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Monday, Feb 16, 2004

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Book-building: Information better than floor price

B. Venkatesh

THE PRIMARY market is likely to see several public offers in the next few months. Investor enthusiasm for such offers is very high and not without reason. Primary offers have given handsome returns to investors. Indrasprastha Gas, for instance, closed at Rs 119 on the first day of listing. Its offer price was Rs 48. Similarly, Maruti closed at Rs 163 on the first day of listing and has since risen above Rs 500. Its offer price was Rs 125.

The high premium that stocks command on their first day of listing suggests that public offers continue to be under priced. This suggests that the book-building system has not been able to improve price discovery process through competitive bids from prospective investors.

Under-pricing public offers rewards short-term investors — those who invest in the public offer and exit on listing. The problem is that there is a wealth transfer from existing long-term and prospective shareholders to these short-term investors. Take Maruti Udyog. Had the company priced its offer more aggressively, it may have offered fewer shares to the public. That means lower free-float and higher price-earnings multiple, other factors remaining the same. It is, therefore, necessary to change the book building system so as to enable companies get competitive offer prices.

Problem areas: At present, companies making offers through the book-building system have to state the floor price. Indraprastha Gas, for instance, had a floor price of Rs 40 to Rs 48. Providing such a price range skews the price-demand relationship for the stock. Here is why. Investors like bargain hunting. This means that majority of the investors will bid only at the floor price although such a price only serves as an anchor point for bidders. Eighteen out of 20 offers made through the book-building route have been allotted at the floor price. The remaining two offers, Maruti Udyog and Divi's Labs, were priced Rs 10 above the floor price.

The problem is that investors take the floor price to be the maximum price for the stock. Such risk-averse behaviour may be due to information asymmetry. Most of these companies make initial public offers (IPOs). This means that investors have limited information on the company. Bidding aggressively may lead to losses if the stock is valued at a lower price in the secondary market.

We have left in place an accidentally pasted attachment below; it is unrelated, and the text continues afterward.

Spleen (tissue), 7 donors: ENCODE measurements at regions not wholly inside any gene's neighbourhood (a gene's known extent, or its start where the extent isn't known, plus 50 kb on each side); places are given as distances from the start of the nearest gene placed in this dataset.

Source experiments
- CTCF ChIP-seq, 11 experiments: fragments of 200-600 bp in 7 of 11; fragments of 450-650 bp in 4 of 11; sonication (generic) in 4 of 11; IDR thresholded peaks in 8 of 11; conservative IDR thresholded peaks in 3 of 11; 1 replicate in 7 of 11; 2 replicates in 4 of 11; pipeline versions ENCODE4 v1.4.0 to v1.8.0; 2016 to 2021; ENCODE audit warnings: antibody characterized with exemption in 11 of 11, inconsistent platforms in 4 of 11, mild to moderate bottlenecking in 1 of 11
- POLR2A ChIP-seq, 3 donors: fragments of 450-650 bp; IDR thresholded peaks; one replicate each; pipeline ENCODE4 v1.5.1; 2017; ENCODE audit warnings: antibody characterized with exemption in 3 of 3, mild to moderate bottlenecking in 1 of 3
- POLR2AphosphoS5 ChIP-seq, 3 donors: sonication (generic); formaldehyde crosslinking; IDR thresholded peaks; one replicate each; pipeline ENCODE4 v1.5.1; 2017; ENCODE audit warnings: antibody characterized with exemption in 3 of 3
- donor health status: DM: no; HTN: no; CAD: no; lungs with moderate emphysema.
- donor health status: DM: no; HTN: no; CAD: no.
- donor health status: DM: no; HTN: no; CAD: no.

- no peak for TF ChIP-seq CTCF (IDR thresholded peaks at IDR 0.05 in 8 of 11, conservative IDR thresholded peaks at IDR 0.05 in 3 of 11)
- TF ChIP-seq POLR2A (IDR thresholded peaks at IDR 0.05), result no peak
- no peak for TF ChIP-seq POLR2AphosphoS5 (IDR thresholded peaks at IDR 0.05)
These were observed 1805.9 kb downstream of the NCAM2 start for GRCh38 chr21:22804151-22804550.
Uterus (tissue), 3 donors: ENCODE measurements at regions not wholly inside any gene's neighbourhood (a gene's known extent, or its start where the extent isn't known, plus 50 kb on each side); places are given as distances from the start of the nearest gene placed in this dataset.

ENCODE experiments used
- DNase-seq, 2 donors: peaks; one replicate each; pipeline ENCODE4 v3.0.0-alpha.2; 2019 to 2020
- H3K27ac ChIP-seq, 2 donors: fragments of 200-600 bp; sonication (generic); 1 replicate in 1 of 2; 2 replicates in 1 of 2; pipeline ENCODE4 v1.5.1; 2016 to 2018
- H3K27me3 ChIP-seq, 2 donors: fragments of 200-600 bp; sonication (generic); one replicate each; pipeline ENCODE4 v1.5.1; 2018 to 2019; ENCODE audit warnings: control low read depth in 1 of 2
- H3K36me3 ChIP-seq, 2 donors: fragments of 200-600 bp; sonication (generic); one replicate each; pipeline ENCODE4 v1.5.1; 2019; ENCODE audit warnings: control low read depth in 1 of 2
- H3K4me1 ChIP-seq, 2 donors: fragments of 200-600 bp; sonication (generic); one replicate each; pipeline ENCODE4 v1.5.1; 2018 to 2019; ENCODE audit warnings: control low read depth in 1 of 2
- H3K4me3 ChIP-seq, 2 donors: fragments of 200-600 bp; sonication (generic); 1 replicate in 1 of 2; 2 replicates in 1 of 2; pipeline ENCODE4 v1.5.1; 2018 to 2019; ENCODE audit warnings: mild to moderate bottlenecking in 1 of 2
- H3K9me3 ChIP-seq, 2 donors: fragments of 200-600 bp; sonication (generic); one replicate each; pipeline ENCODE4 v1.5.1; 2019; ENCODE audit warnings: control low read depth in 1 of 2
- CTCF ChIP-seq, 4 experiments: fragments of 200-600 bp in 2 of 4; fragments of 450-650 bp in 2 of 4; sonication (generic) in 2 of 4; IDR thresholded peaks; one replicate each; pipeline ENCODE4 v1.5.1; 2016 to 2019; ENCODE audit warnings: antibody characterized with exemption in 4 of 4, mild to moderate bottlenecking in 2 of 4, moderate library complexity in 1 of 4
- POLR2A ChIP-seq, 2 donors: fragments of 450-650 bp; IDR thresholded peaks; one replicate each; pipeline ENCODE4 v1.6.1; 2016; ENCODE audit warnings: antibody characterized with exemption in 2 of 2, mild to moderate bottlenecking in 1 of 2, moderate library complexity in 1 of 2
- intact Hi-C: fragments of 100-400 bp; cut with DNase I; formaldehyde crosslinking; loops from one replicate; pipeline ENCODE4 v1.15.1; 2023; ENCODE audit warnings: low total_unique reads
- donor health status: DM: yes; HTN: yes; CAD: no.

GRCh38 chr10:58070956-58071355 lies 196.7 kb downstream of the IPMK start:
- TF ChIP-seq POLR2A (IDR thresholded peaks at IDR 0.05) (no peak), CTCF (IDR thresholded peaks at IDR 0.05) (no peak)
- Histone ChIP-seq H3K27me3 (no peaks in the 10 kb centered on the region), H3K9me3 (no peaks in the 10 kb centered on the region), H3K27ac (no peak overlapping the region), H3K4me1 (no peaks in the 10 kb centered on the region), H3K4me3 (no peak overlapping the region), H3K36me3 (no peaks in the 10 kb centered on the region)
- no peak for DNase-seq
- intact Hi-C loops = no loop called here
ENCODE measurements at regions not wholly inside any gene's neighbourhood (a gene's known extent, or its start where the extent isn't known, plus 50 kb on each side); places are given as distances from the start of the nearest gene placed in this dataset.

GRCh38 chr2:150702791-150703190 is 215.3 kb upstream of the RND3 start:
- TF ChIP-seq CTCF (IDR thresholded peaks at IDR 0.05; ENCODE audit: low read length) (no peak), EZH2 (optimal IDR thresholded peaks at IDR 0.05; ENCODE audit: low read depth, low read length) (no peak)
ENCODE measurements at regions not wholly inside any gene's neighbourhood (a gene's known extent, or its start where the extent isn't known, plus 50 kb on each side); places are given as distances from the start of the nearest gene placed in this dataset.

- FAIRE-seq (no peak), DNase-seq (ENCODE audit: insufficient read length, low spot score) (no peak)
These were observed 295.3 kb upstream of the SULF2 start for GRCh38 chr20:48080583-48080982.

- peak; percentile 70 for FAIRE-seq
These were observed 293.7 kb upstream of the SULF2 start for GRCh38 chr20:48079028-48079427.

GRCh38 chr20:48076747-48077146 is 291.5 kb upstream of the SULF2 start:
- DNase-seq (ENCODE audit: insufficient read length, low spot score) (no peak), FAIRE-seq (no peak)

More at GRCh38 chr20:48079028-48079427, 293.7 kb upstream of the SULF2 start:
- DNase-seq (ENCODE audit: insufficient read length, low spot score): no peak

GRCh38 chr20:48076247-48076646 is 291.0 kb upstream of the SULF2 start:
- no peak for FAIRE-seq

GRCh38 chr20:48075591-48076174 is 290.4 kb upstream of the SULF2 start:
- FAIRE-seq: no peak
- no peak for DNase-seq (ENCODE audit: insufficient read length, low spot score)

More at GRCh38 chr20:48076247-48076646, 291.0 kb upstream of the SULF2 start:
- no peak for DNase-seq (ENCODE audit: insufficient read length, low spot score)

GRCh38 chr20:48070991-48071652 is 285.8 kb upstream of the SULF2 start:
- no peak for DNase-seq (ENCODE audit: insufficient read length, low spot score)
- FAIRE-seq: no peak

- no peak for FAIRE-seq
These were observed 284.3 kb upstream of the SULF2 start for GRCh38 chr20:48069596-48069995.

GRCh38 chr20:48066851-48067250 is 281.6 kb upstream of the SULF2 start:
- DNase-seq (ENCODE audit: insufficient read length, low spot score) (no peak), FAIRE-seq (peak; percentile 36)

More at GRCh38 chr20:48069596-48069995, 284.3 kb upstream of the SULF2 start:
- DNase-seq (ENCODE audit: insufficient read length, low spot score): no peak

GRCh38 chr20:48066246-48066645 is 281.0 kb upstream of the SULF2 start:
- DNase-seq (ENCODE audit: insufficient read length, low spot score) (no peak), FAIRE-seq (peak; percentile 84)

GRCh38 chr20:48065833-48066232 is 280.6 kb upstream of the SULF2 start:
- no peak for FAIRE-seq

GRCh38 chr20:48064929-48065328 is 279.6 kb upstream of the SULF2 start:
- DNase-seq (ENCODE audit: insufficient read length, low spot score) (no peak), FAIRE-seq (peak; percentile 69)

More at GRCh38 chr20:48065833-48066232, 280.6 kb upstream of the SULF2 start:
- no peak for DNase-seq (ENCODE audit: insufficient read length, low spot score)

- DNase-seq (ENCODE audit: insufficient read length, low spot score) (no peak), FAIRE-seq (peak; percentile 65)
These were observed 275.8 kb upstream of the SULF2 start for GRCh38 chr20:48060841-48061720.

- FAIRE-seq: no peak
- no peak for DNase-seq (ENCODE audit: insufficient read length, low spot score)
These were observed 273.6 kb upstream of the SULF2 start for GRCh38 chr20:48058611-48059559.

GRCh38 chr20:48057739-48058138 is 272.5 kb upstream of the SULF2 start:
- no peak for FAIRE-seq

The second factor is the auction transparency. Any prospective bidder can see the total quantity bid at each price level on the National Stock Exchange Web site. This information may prompt an investor to change his decision and bid at the price that carries maximum bids. Such behaviour is termed information cascades in economics. It essentially means that an investor will be prompted by the collective decision of other bidders rather than base the decision on the information that he has.

Maruti Udyog is a case in point. Most of the bids by institutional investors were concentrated on the Rs 120 and Rs 125 price points. The same class of investors is now initiating "buys" on the stock. Surely, Maruti's business has not changed dramatically as to prompt these investors to initiate buy at higher levels even though they bid for Rs 125 in June last.

Suggestions: Companies should not give a floor price. Instead, they should provide all information necessary for the investors to arrive at a fair value. Of course, only the institutional investors may have the ability to use the information to price a stock. It, therefore, follows that only institutional investors can make competitive bids. These are bids where the investors mention the quantity and the price at which they are willing to buy the shares. The retail investors can simply bid for the maximum quantity that they are willing to buy. The shares will be allotted at the final offer price.

Not providing a floor price will force institutional investors to value the stock independently without an anchor price. This could lead to more aggressive bidding because each institution will have to carefully value the stock as well as second-guess others' bid prices. Indeed, this is typical case study for game theorists.

Finally, bids should be sealed. Such a system would prevent information cascade effect.

Of course, non-transparent auction could still lead to non-aggressive pricing. For instance, an institutional investor may place multiple bids at, say, Rs 400, Rs 390 and Rs 380 if it considers Rs 400 to be the fair price for the stock. The reason is that the lower price points would provide a downward bias, forcing the company to fix a lower offer price. But that is more an issue of auction pricing rather than the book-building system per se.

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